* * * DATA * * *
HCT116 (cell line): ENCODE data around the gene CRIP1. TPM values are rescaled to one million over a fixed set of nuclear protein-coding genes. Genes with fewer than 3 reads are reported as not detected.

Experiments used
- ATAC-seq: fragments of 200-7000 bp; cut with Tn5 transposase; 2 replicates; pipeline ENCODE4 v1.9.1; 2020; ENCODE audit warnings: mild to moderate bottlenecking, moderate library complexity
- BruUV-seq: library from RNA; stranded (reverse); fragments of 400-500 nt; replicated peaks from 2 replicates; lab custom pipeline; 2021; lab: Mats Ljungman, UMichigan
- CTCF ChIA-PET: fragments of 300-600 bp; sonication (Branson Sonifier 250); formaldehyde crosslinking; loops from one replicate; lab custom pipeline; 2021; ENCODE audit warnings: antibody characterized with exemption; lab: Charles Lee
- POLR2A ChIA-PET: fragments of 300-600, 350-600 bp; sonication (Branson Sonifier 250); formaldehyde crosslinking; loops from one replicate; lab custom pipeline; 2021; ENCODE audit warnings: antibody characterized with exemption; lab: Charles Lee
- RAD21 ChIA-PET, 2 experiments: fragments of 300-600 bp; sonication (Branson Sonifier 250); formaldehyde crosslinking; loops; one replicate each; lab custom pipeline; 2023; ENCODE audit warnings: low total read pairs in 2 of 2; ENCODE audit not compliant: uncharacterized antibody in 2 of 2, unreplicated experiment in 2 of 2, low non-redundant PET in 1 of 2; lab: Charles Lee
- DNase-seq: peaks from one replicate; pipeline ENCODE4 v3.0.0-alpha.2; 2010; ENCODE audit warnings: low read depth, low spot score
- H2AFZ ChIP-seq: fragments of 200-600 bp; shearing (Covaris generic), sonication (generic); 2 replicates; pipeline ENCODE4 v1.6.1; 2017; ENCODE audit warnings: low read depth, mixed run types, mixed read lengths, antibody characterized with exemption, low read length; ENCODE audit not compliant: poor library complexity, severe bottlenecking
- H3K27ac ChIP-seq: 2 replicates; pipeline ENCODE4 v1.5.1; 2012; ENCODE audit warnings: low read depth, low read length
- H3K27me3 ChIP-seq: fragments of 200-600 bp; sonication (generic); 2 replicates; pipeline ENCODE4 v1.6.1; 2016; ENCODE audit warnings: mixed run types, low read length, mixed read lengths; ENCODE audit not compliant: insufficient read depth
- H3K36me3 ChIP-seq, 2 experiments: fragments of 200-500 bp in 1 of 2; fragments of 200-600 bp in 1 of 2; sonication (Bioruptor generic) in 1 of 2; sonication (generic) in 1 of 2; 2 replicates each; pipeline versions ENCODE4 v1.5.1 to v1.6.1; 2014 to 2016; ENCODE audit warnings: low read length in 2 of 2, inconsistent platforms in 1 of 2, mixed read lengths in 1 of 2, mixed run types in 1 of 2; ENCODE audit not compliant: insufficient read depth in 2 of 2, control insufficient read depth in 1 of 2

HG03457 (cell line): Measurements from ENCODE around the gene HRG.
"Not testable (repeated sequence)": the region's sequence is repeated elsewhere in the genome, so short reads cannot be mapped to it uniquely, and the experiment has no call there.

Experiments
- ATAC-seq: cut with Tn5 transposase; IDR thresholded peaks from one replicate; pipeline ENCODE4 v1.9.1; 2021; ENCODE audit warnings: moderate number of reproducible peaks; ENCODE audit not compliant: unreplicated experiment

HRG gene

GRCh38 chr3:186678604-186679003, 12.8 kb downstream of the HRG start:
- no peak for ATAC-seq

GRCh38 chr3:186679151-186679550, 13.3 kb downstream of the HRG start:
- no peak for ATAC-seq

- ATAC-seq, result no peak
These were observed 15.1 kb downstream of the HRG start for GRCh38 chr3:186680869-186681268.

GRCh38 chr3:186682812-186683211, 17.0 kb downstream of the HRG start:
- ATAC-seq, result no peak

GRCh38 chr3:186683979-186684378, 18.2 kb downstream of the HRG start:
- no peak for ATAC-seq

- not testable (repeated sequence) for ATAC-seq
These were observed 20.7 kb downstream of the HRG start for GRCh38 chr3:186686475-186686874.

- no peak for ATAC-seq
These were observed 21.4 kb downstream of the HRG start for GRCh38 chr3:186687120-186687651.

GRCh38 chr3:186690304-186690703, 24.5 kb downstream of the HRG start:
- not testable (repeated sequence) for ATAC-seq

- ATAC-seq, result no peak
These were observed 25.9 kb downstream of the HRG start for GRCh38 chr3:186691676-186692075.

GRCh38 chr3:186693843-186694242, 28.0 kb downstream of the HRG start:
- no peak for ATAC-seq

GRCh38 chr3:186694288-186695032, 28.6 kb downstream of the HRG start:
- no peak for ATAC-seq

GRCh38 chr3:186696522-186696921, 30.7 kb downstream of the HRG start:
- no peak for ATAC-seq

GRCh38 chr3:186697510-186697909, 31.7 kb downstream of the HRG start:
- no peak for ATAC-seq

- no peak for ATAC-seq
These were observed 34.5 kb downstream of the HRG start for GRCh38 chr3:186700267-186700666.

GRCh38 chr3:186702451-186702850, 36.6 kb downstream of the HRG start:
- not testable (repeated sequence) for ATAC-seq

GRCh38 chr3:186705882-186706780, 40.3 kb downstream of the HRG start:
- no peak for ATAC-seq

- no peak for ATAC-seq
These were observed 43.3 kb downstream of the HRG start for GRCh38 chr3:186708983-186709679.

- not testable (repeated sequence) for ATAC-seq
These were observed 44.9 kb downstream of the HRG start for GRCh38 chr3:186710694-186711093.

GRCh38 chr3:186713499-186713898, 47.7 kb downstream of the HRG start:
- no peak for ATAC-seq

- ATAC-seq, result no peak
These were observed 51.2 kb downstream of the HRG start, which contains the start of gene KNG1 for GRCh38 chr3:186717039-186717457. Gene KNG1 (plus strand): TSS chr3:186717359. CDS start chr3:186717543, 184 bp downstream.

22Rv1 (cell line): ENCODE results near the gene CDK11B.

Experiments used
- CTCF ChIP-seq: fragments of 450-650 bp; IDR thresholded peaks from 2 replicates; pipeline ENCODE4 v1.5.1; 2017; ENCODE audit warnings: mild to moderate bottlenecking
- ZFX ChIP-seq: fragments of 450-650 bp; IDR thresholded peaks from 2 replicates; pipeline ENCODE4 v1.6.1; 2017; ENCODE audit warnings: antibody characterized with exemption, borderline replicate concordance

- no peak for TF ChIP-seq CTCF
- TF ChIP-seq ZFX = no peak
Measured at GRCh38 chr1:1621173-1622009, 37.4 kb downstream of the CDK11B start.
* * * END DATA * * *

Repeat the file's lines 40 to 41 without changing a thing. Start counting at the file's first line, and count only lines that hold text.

GRCh38 chr3:186696522-186696921, 30.7 kb downstream of the HRG start:
- no peak for ATAC-seq